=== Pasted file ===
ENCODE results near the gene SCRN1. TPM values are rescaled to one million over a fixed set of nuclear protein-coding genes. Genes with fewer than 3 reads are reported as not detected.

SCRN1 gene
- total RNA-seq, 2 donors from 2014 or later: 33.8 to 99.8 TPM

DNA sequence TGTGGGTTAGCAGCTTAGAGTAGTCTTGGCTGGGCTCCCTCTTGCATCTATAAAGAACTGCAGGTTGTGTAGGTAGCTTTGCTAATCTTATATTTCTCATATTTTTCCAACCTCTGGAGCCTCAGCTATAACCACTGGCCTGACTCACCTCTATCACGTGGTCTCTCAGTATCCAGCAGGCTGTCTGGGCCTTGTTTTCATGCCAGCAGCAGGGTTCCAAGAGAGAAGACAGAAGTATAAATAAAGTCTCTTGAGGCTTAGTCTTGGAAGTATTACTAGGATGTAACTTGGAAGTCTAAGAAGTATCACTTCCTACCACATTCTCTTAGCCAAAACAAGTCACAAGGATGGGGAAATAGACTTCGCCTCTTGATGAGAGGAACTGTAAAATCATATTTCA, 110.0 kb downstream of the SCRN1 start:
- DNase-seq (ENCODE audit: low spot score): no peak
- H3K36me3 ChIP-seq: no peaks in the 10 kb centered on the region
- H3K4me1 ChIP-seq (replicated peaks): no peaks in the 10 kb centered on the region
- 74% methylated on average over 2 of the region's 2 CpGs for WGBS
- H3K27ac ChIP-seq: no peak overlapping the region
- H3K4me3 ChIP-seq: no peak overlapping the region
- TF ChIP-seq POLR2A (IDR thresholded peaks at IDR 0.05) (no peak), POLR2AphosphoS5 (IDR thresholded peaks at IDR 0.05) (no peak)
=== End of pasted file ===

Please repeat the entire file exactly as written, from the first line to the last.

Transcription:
ENCODE results near the gene SCRN1. TPM values are rescaled to one million over a fixed set of nuclear protein-coding genes. Genes with fewer than 3 reads are reported as not detected.

SCRN1 gene
- total RNA-seq, 2 donors from 2014 or later: 33.8 to 99.8 TPM

DNA sequence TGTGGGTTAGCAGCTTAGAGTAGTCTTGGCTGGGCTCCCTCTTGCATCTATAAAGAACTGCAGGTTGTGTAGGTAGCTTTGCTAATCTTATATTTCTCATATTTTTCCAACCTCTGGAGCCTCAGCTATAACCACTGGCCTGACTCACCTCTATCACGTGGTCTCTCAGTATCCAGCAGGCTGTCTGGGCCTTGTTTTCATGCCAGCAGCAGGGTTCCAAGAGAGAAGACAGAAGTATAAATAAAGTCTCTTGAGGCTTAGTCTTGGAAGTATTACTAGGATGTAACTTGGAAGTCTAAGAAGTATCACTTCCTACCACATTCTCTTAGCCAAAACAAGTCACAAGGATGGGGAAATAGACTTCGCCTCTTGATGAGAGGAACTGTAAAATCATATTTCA, 110.0 kb downstream of the SCRN1 start:
- DNase-seq (ENCODE audit: low spot score): no peak
- H3K36me3 ChIP-seq: no peaks in the 10 kb centered on the region
- H3K4me1 ChIP-seq (replicated peaks): no peaks in the 10 kb centered on the region
- 74% methylated on average over 2 of the region's 2 CpGs for WGBS
- H3K27ac ChIP-seq: no peak overlapping the region
- H3K4me3 ChIP-seq: no peak overlapping the region
- TF ChIP-seq POLR2A (IDR thresholded peaks at IDR 0.05) (no peak), POLR2AphosphoS5 (IDR thresholded peaks at IDR 0.05) (no peak)